Since his youthful career heyday of the 1980’s with major roles on Broadway in Neil Simon plays and starring in the enduring cultural touchstone film "Ferris Bueller's Day Off," Mr. Broderick has since continued on in such films as "Election" and the Broadway smash hit, "The Producers." Now 54, he is stockier, his hair is gray and his features are fuller but his charisma and commanding talent remains as does his inimitable grin and twinkling eyes. Considering his indelible past successes, this role is quite challenging and he is winningly up to it. Much of the part consists of relatively uninterrupted monologues that Broderick terrifically delivers that range from harrowing recollections to a visit to a brothel that is hilarious. His characterization of this drab, depressed and tormented man is very moving and is a joyous case of riveting star/character acting. [more]

Perfect Arrangement

November 1, 2015

"Perfect Arrangement," Topher Payne’s first play to reach New York, is a well-crafted and engrossing play with much to say and has been magnificently staged in its Off Broadway debut. Don’t let the initial sit-com style fool you: this play has several serious messages at its heart about our personal freedoms and how repression starts at home. [more]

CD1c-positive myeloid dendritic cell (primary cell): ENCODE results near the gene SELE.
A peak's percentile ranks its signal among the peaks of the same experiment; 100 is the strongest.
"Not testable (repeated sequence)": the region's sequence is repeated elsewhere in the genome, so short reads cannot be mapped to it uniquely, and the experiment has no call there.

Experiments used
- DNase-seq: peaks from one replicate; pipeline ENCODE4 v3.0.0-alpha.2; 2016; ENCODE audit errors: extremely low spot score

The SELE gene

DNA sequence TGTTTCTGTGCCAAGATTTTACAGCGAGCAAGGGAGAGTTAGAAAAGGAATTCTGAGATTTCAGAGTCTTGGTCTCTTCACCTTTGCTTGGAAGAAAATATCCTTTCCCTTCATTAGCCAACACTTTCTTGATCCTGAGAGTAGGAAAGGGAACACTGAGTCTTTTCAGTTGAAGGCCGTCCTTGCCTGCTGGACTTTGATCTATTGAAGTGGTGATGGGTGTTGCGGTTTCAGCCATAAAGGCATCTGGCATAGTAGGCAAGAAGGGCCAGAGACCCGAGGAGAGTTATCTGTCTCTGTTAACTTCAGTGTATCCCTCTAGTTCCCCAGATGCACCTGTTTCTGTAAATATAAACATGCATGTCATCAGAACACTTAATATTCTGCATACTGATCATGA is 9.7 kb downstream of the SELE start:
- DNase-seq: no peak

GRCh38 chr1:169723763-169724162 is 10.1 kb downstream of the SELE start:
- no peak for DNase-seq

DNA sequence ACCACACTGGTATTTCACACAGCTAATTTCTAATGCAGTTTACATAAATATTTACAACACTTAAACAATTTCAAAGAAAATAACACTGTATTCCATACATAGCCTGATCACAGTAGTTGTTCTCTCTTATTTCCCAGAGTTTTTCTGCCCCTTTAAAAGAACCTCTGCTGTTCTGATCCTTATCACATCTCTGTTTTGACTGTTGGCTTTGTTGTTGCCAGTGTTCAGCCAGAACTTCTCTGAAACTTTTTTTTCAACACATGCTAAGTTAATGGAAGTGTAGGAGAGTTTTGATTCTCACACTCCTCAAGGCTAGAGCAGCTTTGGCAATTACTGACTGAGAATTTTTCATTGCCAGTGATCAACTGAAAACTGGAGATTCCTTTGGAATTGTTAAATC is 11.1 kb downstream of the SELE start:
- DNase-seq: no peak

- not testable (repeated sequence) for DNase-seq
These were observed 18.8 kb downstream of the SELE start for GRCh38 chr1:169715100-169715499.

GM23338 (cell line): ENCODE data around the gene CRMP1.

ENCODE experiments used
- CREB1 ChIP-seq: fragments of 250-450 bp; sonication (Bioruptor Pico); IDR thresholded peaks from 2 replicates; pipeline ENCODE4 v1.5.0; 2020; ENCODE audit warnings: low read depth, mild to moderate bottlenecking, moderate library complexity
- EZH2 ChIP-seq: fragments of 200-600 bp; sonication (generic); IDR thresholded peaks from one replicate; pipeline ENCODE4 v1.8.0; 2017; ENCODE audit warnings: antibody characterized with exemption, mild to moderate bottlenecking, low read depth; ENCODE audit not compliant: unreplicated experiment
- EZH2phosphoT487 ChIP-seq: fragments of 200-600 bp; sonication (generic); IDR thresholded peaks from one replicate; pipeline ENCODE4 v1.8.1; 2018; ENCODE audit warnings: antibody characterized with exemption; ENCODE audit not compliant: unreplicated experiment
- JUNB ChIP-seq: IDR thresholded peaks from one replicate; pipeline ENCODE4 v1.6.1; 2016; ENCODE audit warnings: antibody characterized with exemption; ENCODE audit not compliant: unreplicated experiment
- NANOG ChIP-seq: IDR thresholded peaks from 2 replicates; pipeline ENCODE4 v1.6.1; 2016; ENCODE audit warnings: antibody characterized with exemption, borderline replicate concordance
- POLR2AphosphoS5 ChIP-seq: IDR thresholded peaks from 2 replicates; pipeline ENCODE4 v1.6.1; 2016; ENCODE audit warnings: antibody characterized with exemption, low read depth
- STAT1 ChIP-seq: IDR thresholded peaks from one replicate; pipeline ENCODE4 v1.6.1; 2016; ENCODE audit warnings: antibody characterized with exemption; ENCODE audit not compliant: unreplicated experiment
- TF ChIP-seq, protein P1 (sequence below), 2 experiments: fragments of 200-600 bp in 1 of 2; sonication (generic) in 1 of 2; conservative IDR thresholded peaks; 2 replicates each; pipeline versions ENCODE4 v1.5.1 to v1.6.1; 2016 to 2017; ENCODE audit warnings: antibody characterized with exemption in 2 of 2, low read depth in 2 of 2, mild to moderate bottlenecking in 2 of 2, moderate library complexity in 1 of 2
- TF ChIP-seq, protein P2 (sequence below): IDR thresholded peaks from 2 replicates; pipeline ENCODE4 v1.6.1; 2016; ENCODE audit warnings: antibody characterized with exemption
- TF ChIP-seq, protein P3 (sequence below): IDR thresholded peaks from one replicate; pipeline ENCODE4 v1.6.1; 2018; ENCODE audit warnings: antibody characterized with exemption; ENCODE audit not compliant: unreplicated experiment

Fool for Love

October 13, 2015

This is the fault of director Daniel Aukin who also staged it at The Williamstown Theatre Festival. Besides obtaining just competent performances from his cast, he has chosen a shallow high-tech approach in staging this small-scale but profound masterpiece by a writer at the peak of his powers in a Broadway theater rather then creatively reimagining it with meaningful aesthetic simplicity. [more]

Placebo

March 17, 2015

The play’s scenes alternate between the scientific research institute and the couple’s apartment.  The theatrical device of having one set representing both places is well rendered by scenic designer David Zinn’s realistic and well-appointed set.  Matt Frey’s lighting design and Ryan Rumery’s sound design contribute requisite razzle dazzle effects for the transitions from one setting to another.  Mr Zinn also designed the purposeful costumes. [more]

Sea Marks

May 12, 2014

Gardner McKay's Sea Marks is beautifully written but leaves a great deal up to the actors and the director as does a scenario for an opera or a ballet. The performers must flesh out the underpinnings of the story. Director Ciarán O'Reilly has done a fine job with the characterizations but has not brought out the passion that underlies the tale. [more]